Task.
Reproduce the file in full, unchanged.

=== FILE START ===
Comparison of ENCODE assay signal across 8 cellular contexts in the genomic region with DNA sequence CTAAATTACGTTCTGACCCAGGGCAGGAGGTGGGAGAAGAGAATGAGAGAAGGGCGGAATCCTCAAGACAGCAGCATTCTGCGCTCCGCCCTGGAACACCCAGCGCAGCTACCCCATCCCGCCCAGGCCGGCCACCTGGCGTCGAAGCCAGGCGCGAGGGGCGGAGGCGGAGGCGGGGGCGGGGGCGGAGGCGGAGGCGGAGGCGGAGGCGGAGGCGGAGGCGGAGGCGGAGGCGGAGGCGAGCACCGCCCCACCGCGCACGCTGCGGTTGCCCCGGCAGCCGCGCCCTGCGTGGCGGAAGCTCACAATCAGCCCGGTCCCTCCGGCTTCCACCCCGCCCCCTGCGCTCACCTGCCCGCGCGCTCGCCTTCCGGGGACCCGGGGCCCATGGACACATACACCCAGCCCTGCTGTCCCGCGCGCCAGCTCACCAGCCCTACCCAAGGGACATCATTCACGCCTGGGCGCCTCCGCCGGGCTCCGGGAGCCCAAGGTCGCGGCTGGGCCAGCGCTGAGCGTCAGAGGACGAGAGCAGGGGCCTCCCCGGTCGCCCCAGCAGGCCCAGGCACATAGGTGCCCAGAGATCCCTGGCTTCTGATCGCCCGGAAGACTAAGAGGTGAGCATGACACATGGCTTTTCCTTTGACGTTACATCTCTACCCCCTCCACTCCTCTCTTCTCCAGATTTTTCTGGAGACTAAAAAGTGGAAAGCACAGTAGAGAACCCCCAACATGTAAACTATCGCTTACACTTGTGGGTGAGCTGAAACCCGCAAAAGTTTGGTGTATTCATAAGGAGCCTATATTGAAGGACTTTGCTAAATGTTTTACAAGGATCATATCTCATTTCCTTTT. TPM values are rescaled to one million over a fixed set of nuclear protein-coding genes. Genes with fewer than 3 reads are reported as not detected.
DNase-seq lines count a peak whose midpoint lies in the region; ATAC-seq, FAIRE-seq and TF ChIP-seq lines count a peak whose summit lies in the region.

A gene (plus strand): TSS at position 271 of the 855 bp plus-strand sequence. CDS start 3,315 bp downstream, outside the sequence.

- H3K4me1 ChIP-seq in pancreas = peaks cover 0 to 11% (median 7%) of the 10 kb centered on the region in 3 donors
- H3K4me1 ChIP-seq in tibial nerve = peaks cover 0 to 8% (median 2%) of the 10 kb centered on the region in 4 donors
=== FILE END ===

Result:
Comparison of ENCODE assay signal across 8 cellular contexts in the genomic region with DNA sequence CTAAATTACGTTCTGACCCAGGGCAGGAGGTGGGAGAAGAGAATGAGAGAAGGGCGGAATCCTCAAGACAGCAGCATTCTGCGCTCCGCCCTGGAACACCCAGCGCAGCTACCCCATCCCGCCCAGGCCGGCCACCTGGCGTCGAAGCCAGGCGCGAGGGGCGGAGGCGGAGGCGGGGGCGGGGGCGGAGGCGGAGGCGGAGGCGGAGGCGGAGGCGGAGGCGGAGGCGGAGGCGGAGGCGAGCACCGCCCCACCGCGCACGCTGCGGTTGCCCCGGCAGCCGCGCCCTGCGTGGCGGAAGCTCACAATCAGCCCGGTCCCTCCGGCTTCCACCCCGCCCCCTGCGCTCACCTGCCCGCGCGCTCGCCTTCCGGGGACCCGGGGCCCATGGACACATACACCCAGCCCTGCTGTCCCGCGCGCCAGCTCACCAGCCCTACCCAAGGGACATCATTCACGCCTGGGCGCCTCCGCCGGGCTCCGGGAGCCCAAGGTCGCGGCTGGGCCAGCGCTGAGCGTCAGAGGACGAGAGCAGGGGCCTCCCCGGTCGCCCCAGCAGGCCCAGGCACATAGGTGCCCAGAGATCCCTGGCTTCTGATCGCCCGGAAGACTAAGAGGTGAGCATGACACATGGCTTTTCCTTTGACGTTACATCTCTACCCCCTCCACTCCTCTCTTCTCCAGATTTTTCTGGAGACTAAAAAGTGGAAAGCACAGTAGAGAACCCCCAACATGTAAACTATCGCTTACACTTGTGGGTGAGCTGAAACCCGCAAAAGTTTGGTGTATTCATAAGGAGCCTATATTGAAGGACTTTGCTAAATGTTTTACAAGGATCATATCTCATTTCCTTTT. TPM values are rescaled to one million over a fixed set of nuclear protein-coding genes. Genes with fewer than 3 reads are reported as not detected.
DNase-seq lines count a peak whose midpoint lies in the region; ATAC-seq, FAIRE-seq and TF ChIP-seq lines count a peak whose summit lies in the region.

A gene (plus strand): TSS at position 271 of the 855 bp plus-strand sequence. CDS start 3,315 bp downstream, outside the sequence.

- H3K4me1 ChIP-seq in pancreas = peaks cover 0 to 11% (median 7%) of the 10 kb centered on the region in 3 donors
- H3K4me1 ChIP-seq in tibial nerve = peaks cover 0 to 8% (median 2%) of the 10 kb centered on the region in 4 donors